This past week has been the last part of the project, the wrap up. Mainly I have been uploading all the information in WordPress. I thought I would have to learn more digital stuff, but since my project is a map, it´s mainly entering the information in the site. What I did learn a lot about, and that was something I wasn’t expecting, was copyrights.
When I started the project, I didn’t realize there were many things I wouldn’t be able to use. That things out there, flying around in the internet, are not that easy to use or reuse. I know that it sounds naive, but in all my excitement about this project I forgot about copyrights. So in the last few weeks I’ve been digging deeper in the copyright jargon, learning a legal language that for me is not that easy to understand. I think this was one of the most discouraging difficulties I encountered, and I had to decide that a lot of information I had wasn’t going to end up in the map. The bright side is that this led me to get in contact with more writers to ask them for their permission to use their pictures or pieces of their work. At first nothing happened, just sheer silence and more discouragement. But days passed by and as soon as mid-July arrived, emails started to drop in my inbox. Many were answering yes, we have the copyrights, you are more than welcome to use our material. Many added a phrase of encouragement about the project, some funny anecdote of their visit to the city, or just a hope that Iowa is as special for me as it was for them. Some attached an article or a story about their experience here, and reading it felt like travelling in time.
A crucial contribution to my project was the collaboration of the librarian assigned to my department, Lisa. I discovered that in a project like this a librarian can be one of the best things that can happen to you. She knew about everything. If I asked her about copyrights, she either knew the answer or whom to talk to. If there was an untraceable writer that for a month I couldn’t find, she knew where to find the data. Whatever I asked her, she had a solution at hand.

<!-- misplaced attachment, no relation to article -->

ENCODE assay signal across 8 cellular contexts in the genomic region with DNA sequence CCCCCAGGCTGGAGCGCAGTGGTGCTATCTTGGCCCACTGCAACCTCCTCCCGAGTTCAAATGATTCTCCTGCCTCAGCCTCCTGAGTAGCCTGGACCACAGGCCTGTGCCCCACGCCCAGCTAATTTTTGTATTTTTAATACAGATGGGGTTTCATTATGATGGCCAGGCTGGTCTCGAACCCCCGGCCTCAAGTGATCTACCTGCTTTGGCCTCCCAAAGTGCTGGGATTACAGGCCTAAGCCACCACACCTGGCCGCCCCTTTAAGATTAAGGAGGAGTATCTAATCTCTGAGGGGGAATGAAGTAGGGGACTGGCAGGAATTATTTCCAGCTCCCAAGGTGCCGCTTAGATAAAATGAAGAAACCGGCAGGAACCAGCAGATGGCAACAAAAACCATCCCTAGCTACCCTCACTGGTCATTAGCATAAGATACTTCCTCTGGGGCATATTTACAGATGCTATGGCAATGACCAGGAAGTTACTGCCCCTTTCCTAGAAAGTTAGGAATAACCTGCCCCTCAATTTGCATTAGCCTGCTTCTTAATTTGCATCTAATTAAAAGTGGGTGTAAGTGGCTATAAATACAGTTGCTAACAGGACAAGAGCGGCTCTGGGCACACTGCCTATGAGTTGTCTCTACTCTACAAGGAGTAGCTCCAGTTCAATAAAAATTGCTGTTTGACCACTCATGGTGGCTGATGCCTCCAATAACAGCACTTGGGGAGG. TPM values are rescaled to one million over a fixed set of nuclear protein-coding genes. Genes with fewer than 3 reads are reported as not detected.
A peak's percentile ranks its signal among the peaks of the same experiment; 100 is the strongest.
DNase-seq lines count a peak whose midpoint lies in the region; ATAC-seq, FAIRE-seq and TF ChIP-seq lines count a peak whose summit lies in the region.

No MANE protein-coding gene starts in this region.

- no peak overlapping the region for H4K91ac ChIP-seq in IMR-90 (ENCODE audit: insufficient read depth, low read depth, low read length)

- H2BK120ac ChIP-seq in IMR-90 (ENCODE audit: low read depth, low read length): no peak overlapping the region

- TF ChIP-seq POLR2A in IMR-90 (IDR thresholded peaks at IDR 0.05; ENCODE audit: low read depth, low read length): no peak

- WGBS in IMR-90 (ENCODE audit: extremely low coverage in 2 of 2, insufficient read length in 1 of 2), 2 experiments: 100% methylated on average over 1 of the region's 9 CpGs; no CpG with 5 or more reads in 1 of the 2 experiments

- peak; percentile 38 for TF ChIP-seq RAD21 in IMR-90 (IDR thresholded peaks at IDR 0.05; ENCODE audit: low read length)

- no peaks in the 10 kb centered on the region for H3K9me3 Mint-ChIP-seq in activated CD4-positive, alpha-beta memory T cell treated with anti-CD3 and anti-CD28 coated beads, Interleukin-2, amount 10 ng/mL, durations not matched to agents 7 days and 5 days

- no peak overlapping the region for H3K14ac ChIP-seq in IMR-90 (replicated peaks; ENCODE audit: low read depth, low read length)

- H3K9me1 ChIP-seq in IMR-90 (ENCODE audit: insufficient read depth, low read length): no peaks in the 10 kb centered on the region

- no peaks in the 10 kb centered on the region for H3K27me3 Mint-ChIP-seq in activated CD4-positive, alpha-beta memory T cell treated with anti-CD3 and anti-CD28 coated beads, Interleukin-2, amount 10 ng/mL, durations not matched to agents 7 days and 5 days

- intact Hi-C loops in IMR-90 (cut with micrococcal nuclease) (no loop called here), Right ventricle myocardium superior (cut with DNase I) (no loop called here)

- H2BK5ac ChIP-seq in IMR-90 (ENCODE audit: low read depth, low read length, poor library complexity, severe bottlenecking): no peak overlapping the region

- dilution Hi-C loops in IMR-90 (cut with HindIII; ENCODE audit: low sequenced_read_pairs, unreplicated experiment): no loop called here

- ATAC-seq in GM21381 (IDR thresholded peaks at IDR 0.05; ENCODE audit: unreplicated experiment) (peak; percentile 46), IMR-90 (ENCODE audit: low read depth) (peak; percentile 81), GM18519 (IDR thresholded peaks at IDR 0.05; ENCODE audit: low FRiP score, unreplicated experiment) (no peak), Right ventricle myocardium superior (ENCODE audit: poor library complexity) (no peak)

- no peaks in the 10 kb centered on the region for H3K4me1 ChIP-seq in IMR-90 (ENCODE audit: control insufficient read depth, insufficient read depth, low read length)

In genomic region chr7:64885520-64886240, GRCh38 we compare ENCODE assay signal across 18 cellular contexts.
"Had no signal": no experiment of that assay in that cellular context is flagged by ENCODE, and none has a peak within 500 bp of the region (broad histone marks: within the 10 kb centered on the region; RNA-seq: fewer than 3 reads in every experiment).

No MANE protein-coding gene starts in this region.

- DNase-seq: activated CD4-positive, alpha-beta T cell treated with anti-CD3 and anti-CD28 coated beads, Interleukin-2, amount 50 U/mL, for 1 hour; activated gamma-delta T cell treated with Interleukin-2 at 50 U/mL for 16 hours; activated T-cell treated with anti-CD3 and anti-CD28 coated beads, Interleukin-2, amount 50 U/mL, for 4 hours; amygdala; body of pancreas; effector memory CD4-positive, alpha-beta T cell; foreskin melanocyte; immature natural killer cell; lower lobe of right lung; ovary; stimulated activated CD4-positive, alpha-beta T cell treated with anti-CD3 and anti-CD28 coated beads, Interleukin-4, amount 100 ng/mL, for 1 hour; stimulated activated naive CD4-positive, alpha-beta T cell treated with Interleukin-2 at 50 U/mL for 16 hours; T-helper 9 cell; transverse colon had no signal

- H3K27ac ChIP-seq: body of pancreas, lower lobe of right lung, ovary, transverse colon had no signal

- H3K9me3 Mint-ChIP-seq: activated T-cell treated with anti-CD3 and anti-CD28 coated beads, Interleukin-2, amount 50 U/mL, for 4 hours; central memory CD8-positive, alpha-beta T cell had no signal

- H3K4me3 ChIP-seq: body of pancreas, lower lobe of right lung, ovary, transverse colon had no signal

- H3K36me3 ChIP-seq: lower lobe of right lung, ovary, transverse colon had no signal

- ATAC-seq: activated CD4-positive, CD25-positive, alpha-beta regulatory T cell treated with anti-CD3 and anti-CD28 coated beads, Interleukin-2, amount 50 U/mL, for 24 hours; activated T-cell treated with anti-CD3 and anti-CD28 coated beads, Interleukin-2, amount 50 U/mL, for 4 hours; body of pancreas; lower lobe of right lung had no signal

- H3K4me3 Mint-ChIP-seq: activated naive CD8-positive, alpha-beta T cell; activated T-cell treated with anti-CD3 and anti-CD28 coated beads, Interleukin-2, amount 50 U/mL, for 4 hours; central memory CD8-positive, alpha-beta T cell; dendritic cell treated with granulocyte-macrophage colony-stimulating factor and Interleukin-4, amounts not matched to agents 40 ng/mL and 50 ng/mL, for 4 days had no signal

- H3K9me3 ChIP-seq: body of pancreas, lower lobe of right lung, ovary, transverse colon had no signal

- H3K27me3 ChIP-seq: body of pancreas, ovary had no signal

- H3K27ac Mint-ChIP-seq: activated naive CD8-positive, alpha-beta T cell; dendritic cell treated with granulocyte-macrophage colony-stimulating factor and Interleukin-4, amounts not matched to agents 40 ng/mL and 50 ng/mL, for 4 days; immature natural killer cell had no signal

I also met with Robert, Ethan and Nikki at the Studio, who have been helping me to assess how the site would look and the information I should enter. Robert also helped me with the name. And I met with Mahrya, another librarian who advised me with copyright themes. I visited the Writing Center where Daniel and Claudia helped me to edit and revise some of the material.
After meeting with all of them, things started rolling up. It was a matter only of uploading the information and putting it there, finally in a place other than my extra-long and heavy excel sheet that has been hosting these fifty-something women for all my summer, growing and bulging with information. Putting the information in WordPress felt so good, like it was finally in the real world, out there. Like all these stories or facts started having a life on its own, kind of like a poem, or just a good story to talk about.
I feel that I’ve learned so much in the last few months, about copyrights, digital content, all the resources the university has and that I can rely on for a project like this, the International Writing Program, these women writing, their books and Latin American literature. My idea is to keep revising and updating the information on the map. I also intend to continue with my research on Hispanic women writers and to pursue the questions this project opened to me, such as, are there common characteristics that unite the writing of Hispanic women? If so, what are they? What does the Spanish language provide to these authors that other languages do not? Which aspects of Hispanic culture filter into their writing and make it unique? Can there be a shared identity of Hispanic women writers and if so, how can it be defined?
Mariana Mazer – MFA in Spanish Creative Writing